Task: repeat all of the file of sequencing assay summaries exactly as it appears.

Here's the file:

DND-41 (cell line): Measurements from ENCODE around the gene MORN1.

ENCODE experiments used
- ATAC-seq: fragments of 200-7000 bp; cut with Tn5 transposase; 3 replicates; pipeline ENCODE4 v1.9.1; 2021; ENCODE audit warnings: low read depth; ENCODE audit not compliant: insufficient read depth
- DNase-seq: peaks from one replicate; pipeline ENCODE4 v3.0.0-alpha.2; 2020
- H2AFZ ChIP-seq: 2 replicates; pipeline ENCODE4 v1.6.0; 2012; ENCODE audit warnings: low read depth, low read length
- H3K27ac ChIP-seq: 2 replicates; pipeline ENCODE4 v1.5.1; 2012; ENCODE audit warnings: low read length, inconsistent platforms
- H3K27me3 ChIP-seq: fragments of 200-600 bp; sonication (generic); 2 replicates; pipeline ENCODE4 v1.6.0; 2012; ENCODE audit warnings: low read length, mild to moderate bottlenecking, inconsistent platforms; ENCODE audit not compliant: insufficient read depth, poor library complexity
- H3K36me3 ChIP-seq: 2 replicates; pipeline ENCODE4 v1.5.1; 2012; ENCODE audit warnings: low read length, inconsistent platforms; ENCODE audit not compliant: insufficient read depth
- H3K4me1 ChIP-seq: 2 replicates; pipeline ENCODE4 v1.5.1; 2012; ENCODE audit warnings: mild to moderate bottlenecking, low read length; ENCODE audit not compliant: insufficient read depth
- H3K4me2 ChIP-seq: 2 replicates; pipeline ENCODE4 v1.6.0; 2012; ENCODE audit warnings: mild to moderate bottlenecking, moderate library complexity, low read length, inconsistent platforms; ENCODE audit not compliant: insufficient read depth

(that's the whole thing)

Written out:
DND-41 (cell line): Measurements from ENCODE around the gene MORN1.

ENCODE experiments used
- ATAC-seq: fragments of 200-7000 bp; cut with Tn5 transposase; 3 replicates; pipeline ENCODE4 v1.9.1; 2021; ENCODE audit warnings: low read depth; ENCODE audit not compliant: insufficient read depth
- DNase-seq: peaks from one replicate; pipeline ENCODE4 v3.0.0-alpha.2; 2020
- H2AFZ ChIP-seq: 2 replicates; pipeline ENCODE4 v1.6.0; 2012; ENCODE audit warnings: low read depth, low read length
- H3K27ac ChIP-seq: 2 replicates; pipeline ENCODE4 v1.5.1; 2012; ENCODE audit warnings: low read length, inconsistent platforms
- H3K27me3 ChIP-seq: fragments of 200-600 bp; sonication (generic); 2 replicates; pipeline ENCODE4 v1.6.0; 2012; ENCODE audit warnings: low read length, mild to moderate bottlenecking, inconsistent platforms; ENCODE audit not compliant: insufficient read depth, poor library complexity
- H3K36me3 ChIP-seq: 2 replicates; pipeline ENCODE4 v1.5.1; 2012; ENCODE audit warnings: low read length, inconsistent platforms; ENCODE audit not compliant: insufficient read depth
- H3K4me1 ChIP-seq: 2 replicates; pipeline ENCODE4 v1.5.1; 2012; ENCODE audit warnings: mild to moderate bottlenecking, low read length; ENCODE audit not compliant: insufficient read depth
- H3K4me2 ChIP-seq: 2 replicates; pipeline ENCODE4 v1.6.0; 2012; ENCODE audit warnings: mild to moderate bottlenecking, moderate library complexity, low read length, inconsistent platforms; ENCODE audit not compliant: insufficient read depth